Author interview: 'Small-scale fisheries in Europe: status, resilience and governance'

Article, 28 June 2022

'Small-scale fisheries in Europe: status, resilience and governance' explores the small-scale fishing industry in Europe, a sector often overlooked in policy discussions. Co-editor Cristina Pita discusses the book’s content, key findings and who should read it.

A portrait of Cristina PitaQ: What’s the book about?

CP: We wanted to compare and contrast small-scale fishers in Europe. Despite forming the majority of Europe’s fishing fleet, small-scale fishers are often ignored by policymakers. And although organisations such as the Brussels-based Low-Impact Fishers of Europe (LIFE) have increased their visibility in the last decade or so, they are still way behind larger-scale industrial fisheries.

There is also little research focused on small-scale fisheries; and the information that does exist tends to consider the environmental and biological, rather than human, aspects of their work.

So, we wanted to shed some light on that side of things, looking at governance, resilience and the sector’s socioeconomic importance. We also wanted to determine each country’s definition of small-scale fishers and understand how they manage the sector and the kind of challenges they face.

Q: When you talk about ‘human’ aspects you mean in terms of how much local coastal economies depend on small-scale fishing for their livelihoods?

CP: Yes, that’s right. So we could compare responses across countries, we used a clear set of guidelines, asking questions about the socioeconomic importance of small-scale fisheries, the participation of women, how fishers are governed, policies, who the main players are, how people fish, what they fish, the challenges they face and competition with other activities.

Q: Why is small-scale fishing so important for coastal economies?

CB: Ninety per cent of the people who work in fisheries around the world are small-scale fishers. And if you consider all the other activities around them – such as setting the gear, cleaning and selling fish, among others – around 7% of the world population indirectly depends on small-scale fisheries.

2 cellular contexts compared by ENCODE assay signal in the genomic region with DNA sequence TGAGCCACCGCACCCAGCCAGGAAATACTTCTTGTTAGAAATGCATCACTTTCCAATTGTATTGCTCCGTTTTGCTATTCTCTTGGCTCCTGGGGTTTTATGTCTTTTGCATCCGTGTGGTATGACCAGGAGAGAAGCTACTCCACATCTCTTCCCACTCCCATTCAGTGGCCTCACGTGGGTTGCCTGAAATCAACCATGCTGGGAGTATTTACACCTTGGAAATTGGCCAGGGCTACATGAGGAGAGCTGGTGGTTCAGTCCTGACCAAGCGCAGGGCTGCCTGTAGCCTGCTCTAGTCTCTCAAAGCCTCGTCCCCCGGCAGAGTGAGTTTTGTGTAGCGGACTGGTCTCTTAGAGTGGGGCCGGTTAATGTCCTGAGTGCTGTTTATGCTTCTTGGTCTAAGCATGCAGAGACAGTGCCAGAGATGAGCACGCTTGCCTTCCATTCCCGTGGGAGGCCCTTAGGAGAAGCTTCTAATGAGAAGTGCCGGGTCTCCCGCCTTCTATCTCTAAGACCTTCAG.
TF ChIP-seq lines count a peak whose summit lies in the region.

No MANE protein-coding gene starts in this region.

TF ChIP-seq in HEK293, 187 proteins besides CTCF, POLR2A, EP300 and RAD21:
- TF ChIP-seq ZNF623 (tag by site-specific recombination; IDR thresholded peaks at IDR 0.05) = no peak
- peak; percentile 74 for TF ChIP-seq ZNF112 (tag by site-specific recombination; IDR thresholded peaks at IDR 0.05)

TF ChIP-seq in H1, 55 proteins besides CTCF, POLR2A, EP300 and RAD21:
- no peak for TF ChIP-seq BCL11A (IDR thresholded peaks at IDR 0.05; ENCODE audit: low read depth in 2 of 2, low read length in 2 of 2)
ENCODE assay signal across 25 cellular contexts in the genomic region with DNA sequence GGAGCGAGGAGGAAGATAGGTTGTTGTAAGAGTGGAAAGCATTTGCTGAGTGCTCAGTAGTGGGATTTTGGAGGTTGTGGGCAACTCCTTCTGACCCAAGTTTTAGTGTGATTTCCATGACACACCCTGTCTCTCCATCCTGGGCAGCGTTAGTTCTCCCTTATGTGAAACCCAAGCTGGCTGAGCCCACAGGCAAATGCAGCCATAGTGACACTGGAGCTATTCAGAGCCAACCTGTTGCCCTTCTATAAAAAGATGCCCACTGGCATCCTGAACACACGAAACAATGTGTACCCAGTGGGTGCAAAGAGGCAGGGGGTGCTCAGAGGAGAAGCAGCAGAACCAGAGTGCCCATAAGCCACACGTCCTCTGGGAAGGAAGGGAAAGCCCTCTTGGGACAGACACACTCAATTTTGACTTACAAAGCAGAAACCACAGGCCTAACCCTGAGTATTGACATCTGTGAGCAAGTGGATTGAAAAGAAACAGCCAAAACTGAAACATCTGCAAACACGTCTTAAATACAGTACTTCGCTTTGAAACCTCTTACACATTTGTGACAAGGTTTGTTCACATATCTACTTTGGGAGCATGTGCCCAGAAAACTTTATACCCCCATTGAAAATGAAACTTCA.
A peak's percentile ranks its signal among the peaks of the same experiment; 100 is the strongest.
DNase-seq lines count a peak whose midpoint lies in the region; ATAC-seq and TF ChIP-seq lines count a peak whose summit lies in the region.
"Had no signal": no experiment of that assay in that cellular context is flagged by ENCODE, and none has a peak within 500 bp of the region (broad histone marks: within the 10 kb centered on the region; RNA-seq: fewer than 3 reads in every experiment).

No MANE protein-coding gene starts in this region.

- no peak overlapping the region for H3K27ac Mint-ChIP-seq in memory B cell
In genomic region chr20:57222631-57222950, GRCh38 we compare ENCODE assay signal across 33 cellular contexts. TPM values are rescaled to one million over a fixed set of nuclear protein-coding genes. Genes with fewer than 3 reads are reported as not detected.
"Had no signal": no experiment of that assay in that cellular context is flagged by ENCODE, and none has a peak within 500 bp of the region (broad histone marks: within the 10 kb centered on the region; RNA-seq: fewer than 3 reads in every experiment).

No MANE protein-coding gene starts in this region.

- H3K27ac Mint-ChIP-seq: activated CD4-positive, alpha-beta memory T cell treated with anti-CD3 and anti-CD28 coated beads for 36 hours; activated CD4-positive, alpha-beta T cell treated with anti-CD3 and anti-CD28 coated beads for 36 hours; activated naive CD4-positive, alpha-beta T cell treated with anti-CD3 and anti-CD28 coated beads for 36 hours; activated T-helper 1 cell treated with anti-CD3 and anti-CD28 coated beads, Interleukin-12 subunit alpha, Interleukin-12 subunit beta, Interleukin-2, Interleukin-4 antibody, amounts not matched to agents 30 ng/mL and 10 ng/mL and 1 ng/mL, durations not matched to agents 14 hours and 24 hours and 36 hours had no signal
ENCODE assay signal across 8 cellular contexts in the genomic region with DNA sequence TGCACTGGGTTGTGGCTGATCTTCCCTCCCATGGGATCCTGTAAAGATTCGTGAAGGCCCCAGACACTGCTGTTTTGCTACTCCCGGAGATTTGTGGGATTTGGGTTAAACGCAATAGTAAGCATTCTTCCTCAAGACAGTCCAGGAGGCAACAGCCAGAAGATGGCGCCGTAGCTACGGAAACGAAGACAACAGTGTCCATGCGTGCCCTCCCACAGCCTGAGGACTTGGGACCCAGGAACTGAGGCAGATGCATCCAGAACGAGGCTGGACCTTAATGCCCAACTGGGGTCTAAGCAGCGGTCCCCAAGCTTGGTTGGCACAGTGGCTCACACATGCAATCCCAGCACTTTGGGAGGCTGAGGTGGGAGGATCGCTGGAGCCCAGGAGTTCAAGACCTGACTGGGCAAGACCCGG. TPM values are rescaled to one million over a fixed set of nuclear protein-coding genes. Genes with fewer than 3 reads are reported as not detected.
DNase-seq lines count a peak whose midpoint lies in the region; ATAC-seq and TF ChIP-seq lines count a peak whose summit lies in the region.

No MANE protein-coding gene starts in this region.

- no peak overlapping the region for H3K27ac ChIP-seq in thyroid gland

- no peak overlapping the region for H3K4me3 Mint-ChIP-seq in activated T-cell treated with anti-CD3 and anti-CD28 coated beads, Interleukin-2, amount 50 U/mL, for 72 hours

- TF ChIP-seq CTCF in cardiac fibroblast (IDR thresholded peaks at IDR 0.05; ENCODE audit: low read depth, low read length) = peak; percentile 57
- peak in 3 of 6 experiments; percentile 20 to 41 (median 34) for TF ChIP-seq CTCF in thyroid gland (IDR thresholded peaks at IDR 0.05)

There’s a tendency to see them as a global South problem. But that’s not true. Neglected and overlooked everywhere, small-scale fishers are extremely important in the global North and South. Small-scale fisheries employ around 54% of all fishers in Europe; their boats make up 83% of the European fleet and more than 90% of some national fleets.

And, of course, we’re only talking about the fishers who go out to sea here. When we also consider the women employed in fisheries, as well as the culture, traditions, welfare and food security aspects, it’s clear that small-scale fishing is important in Europe.

Q: The book looks at small-scale fishing in 25 coastal countries. Why did you chose those particular countries?

CP: We originally wanted to focus on the European Union (EU), but then we included Turkey and part of Russia because we wanted to look at all coastal European countries.

I already knew about small-scale fishers in the UK, Ireland, France, Italy, Greece and Spain — countries with whom I had worked before — and Portugal, where I’m from. There are also some publications on those countries. But finding out about small-scale fisheries in, say, Slovenia or Belgium, was more difficult.

I’m part of a network called Too Big to Ignore (TBTI) and through it I (and my co-authors) knew some social scientists and biologists working in small-scale fisheries in Europe. So, we contacted them to try to understand a bit more.

Q: How do you define small-scale fisheries?